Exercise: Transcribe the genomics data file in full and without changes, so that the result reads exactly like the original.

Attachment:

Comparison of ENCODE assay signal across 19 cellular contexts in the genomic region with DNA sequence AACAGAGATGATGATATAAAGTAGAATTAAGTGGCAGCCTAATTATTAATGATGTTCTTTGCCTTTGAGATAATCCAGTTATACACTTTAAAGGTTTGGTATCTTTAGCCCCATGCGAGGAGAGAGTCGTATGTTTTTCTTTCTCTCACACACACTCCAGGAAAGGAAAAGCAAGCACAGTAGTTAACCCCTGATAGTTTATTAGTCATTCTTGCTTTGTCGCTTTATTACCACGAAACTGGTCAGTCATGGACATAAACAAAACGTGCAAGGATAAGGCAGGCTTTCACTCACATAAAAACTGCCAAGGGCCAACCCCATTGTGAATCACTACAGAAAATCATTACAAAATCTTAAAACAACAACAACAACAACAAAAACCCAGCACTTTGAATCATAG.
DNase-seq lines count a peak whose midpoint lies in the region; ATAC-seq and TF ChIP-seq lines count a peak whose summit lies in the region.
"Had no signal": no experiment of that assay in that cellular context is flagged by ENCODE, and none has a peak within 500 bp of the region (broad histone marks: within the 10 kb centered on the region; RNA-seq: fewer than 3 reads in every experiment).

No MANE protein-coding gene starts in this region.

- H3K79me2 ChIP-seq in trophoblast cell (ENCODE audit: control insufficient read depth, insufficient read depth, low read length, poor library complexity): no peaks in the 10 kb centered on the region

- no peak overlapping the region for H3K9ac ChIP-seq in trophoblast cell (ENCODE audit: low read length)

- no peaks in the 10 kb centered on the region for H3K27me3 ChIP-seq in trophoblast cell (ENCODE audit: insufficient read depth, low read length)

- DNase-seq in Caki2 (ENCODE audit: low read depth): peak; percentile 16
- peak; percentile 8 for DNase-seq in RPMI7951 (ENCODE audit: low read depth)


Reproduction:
Comparison of ENCODE assay signal across 19 cellular contexts in the genomic region with DNA sequence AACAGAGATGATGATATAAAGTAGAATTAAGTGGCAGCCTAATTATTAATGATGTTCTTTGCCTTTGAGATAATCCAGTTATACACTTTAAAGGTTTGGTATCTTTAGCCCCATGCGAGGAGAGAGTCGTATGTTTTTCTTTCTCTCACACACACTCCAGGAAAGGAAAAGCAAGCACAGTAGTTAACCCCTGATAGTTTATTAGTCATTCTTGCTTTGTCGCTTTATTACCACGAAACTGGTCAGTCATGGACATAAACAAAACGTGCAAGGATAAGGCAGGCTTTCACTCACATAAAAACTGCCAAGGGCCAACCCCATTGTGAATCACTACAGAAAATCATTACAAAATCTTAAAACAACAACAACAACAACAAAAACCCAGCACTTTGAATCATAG.
DNase-seq lines count a peak whose midpoint lies in the region; ATAC-seq and TF ChIP-seq lines count a peak whose summit lies in the region.
"Had no signal": no experiment of that assay in that cellular context is flagged by ENCODE, and none has a peak within 500 bp of the region (broad histone marks: within the 10 kb centered on the region; RNA-seq: fewer than 3 reads in every experiment).

No MANE protein-coding gene starts in this region.

- H3K79me2 ChIP-seq in trophoblast cell (ENCODE audit: control insufficient read depth, insufficient read depth, low read length, poor library complexity): no peaks in the 10 kb centered on the region

- no peak overlapping the region for H3K9ac ChIP-seq in trophoblast cell (ENCODE audit: low read length)

- no peaks in the 10 kb centered on the region for H3K27me3 ChIP-seq in trophoblast cell (ENCODE audit: insufficient read depth, low read length)

- DNase-seq in Caki2 (ENCODE audit: low read depth): peak; percentile 16
- peak; percentile 8 for DNase-seq in RPMI7951 (ENCODE audit: low read depth)